The first step in extracting value from intellectual property is to avoid business loss by infringing another’s assets. The proliferation of the Internet and the increased importance of intellectual property in the overall economy have made intellectual property risks among the most significant for many types of businesses. Intellectual property litigation has become more expensive and more prevalent. Insurers perceive that courts have stretched policy language to cover unforeseen intellectual property risks. Insurers have responded by revising the language of their policies in an effort to exclude coverage for those risks. At the same time insurers are beginning to offer new policies to address new intellectual property risks. The result is an insurance market in flux. Rapidly changing policy language and policy availability requires increased vigilance and study of available options by insureds. It is complicated by the manner in which new policy language will be interpreted and enforced by the courts. Most businesses have what is called a commercial general liability policy (CGL). A CGL insures against a wide variety of risks, many of which have nothing to do with intellectual property. The current trend is towards ever more narrow GCL leverage coverage. Businesses cannot depend on the GCL policy to address all their insurance needs for the intellectual property and e-commerce areas.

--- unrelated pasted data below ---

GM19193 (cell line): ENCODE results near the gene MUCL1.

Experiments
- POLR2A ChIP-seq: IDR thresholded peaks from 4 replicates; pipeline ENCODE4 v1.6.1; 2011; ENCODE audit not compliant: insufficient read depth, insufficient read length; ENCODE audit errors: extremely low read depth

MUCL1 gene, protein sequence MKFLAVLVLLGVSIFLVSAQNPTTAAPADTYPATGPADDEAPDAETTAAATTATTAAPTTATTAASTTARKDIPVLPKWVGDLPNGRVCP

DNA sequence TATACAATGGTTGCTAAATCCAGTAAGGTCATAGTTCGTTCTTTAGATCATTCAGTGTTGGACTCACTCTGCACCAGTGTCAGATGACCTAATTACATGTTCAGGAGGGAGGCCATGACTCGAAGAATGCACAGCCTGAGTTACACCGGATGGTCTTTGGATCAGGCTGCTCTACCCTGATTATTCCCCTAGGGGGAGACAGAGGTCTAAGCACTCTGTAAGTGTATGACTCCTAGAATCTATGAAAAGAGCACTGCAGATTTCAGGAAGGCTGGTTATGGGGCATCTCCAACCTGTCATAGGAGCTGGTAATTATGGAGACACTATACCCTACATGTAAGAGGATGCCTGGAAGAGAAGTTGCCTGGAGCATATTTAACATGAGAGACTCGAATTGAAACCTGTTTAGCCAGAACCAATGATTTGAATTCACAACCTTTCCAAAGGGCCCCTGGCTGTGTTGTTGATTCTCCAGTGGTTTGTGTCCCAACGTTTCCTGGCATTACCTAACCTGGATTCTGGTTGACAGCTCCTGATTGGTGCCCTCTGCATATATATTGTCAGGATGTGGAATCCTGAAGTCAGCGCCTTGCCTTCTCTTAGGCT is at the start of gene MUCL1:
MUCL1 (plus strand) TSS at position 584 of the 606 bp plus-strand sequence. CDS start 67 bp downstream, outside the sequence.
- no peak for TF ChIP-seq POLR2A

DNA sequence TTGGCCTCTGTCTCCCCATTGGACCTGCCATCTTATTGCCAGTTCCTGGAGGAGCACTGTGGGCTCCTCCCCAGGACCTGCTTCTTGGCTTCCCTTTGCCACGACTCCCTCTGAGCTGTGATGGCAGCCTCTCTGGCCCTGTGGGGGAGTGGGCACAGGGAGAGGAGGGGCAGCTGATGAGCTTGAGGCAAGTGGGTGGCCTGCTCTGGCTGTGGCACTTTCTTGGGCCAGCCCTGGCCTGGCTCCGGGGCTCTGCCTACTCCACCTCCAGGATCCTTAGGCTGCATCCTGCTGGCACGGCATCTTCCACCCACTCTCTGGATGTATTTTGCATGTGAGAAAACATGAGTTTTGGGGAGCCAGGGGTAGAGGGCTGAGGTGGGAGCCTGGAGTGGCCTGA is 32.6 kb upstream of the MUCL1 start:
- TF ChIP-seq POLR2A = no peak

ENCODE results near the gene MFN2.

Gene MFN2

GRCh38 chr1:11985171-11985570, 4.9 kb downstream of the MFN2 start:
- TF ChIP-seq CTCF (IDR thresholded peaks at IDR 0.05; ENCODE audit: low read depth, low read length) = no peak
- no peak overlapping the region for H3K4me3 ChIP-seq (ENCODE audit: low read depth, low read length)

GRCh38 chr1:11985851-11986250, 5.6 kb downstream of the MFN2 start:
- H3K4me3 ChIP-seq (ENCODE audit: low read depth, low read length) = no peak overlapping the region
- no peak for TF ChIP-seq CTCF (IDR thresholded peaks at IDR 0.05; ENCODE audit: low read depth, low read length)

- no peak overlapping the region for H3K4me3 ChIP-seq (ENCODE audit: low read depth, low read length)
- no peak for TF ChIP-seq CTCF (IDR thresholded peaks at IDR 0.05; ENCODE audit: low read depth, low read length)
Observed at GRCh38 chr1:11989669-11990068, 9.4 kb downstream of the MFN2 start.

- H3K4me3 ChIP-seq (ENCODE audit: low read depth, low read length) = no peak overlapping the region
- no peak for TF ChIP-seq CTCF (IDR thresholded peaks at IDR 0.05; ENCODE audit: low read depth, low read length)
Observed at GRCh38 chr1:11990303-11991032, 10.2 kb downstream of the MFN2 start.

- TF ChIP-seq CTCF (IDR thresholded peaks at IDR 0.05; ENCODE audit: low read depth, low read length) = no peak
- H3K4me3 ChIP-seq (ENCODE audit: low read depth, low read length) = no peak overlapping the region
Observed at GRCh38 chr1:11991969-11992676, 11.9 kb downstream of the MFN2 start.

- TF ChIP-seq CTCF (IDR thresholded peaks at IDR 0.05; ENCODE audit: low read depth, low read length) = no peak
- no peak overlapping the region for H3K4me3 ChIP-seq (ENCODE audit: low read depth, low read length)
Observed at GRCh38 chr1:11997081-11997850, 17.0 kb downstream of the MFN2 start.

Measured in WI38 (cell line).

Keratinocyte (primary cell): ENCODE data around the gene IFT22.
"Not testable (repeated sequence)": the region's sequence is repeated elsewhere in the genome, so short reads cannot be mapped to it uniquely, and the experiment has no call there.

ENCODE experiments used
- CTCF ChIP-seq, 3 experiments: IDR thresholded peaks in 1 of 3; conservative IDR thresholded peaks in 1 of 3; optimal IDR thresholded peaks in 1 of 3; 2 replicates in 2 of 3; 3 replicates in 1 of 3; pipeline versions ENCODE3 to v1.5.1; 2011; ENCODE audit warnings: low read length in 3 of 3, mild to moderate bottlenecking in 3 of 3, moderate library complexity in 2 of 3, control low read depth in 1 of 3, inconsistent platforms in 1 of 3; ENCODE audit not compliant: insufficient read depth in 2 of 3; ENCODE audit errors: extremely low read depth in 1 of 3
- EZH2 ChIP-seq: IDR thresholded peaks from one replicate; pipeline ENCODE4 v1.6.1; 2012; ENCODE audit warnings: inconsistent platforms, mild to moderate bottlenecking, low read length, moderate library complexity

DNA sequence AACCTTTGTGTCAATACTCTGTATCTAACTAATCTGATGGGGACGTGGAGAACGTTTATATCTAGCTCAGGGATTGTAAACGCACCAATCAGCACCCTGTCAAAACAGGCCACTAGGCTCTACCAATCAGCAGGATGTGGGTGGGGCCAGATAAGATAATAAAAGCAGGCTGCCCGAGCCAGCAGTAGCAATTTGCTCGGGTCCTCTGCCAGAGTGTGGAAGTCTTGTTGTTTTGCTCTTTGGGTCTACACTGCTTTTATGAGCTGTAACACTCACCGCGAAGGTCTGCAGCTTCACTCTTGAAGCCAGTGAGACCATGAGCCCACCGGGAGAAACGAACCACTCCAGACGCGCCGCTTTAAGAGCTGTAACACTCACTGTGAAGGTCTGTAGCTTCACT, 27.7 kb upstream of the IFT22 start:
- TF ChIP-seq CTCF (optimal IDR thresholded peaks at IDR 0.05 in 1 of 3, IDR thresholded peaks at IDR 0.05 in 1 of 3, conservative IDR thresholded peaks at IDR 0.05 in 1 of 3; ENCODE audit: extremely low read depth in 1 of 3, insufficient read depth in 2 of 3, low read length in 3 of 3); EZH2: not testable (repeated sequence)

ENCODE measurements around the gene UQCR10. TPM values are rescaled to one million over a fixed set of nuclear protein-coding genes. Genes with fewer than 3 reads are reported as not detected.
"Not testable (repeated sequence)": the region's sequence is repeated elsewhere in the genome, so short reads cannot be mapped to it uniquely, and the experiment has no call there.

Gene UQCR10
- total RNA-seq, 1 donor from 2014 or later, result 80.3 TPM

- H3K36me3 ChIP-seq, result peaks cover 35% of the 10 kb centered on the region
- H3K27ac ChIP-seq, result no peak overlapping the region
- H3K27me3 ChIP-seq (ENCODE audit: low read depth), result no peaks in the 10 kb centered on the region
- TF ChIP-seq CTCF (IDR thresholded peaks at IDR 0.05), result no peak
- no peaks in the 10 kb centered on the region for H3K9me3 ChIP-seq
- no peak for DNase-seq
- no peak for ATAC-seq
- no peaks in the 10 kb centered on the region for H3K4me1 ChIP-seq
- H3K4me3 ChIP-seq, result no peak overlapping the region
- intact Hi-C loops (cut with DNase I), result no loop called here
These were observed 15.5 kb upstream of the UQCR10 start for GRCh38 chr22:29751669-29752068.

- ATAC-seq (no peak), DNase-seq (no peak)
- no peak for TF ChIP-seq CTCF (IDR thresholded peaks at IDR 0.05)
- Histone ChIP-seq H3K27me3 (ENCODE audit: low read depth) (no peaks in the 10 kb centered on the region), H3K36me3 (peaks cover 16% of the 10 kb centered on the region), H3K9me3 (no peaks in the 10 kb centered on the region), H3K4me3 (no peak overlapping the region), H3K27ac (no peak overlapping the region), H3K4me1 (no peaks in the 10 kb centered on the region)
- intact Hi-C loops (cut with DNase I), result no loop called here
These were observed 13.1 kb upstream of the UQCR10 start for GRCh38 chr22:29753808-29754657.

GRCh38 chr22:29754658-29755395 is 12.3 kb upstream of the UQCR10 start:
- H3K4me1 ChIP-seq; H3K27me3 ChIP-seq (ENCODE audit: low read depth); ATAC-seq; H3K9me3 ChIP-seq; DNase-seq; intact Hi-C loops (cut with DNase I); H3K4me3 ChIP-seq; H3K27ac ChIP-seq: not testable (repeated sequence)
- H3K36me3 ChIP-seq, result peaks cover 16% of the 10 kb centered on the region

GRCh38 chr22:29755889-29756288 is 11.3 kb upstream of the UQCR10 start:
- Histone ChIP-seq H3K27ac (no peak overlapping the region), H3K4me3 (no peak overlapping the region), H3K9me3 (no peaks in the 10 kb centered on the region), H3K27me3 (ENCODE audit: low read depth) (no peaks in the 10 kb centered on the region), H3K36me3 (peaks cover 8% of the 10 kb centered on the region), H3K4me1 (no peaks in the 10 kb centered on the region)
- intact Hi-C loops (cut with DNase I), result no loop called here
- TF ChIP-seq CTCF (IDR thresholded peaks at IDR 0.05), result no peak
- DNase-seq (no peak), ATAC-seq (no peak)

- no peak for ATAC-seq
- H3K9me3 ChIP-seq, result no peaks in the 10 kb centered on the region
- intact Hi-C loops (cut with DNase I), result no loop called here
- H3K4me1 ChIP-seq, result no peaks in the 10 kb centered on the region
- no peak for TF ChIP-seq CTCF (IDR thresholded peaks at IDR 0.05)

There are now a number of insurance companies that offer insurance apace costs associated with infringement of patents only, or infringement or some combination or all of patents, trademarks, trade dress, copyrights and trade secrets. These IP infringement policies vary by carrier and property covered. When considering such insurance a company must consider the overall rate of litigation in their industry and by key competitors specifically. Any policy should be examined carefully for (1) scope of coverage, (2) covered territory, (3) cost and indemnity limits, (4) special considerations. Such special considerations often include whether or not the costs of complying with an injunction, settlement, or cease-and-desist are included. They also vary by the date which reimbursement to the insured are due. Because of the limitations of these policies many companies self-insure and/or join defensive patent pools as an alternative to insurance.